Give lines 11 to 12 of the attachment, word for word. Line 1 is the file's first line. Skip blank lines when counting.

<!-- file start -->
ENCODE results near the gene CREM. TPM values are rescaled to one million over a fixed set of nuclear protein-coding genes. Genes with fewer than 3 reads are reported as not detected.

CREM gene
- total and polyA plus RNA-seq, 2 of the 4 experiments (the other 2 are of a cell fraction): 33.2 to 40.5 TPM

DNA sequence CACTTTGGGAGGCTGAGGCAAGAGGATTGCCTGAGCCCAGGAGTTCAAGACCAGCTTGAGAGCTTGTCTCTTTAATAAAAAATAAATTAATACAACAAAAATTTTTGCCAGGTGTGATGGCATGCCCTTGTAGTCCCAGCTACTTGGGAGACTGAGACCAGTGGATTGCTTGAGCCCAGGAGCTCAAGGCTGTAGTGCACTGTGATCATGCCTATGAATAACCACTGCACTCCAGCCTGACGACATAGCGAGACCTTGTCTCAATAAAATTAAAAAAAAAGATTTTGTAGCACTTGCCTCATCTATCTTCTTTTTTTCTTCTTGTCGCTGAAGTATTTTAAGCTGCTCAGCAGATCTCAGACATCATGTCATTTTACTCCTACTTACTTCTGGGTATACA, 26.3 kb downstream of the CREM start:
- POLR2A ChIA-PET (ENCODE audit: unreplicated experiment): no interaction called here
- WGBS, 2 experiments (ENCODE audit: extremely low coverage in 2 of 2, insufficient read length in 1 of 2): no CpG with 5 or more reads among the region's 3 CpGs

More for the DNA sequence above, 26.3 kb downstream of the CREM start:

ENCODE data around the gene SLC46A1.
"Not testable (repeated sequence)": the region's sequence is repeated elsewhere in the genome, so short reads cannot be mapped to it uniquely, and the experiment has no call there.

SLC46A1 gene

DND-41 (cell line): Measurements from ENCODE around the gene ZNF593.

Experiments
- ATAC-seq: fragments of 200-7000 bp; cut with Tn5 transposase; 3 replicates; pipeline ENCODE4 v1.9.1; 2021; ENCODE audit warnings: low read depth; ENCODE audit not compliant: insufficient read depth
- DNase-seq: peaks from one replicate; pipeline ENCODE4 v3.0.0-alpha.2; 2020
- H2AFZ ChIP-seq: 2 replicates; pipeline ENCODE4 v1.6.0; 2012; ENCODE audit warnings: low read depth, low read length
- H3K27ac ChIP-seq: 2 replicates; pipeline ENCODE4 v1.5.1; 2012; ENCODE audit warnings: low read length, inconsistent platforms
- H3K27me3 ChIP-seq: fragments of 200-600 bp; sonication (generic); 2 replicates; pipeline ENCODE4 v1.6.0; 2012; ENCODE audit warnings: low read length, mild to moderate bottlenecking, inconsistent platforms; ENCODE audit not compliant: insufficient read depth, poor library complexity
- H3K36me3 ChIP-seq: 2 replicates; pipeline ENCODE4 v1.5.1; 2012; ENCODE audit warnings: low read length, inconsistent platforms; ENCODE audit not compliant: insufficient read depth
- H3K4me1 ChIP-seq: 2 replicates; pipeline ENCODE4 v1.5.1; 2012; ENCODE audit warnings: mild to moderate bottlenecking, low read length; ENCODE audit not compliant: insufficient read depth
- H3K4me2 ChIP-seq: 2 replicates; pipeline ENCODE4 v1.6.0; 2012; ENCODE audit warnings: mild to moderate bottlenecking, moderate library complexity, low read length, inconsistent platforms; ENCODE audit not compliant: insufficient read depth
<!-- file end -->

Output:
DND-41 (cell line): Measurements from ENCODE around the gene ZNF593.

Experiments